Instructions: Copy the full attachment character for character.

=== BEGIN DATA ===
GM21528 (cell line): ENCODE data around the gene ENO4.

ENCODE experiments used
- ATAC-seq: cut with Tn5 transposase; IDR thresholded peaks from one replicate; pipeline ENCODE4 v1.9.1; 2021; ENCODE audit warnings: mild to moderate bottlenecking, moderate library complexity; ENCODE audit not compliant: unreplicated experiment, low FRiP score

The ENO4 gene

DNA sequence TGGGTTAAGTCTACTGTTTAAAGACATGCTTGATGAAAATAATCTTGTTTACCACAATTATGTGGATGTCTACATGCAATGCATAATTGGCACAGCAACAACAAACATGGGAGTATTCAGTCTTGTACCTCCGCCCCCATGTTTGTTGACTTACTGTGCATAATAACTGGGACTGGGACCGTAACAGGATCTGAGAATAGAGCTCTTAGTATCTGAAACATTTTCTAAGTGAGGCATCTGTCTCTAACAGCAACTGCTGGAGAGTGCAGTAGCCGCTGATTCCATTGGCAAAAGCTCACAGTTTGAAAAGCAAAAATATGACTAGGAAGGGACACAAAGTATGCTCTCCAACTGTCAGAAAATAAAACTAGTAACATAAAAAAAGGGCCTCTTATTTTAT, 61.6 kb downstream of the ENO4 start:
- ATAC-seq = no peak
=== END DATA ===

GM21528 (cell line): ENCODE data around the gene ENO4.

ENCODE experiments used
- ATAC-seq: cut with Tn5 transposase; IDR thresholded peaks from one replicate; pipeline ENCODE4 v1.9.1; 2021; ENCODE audit warnings: mild to moderate bottlenecking, moderate library complexity; ENCODE audit not compliant: unreplicated experiment, low FRiP score

The ENO4 gene

DNA sequence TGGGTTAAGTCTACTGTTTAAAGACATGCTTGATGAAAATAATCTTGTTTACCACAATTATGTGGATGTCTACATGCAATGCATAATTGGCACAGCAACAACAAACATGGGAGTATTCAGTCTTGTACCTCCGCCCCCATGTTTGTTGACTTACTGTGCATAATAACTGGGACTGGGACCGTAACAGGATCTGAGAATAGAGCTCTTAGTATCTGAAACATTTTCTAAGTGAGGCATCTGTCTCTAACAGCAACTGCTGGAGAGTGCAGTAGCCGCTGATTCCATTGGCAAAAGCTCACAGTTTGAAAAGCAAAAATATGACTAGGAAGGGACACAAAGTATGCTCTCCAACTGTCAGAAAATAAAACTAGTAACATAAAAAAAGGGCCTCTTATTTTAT, 61.6 kb downstream of the ENO4 start:
- ATAC-seq = no peak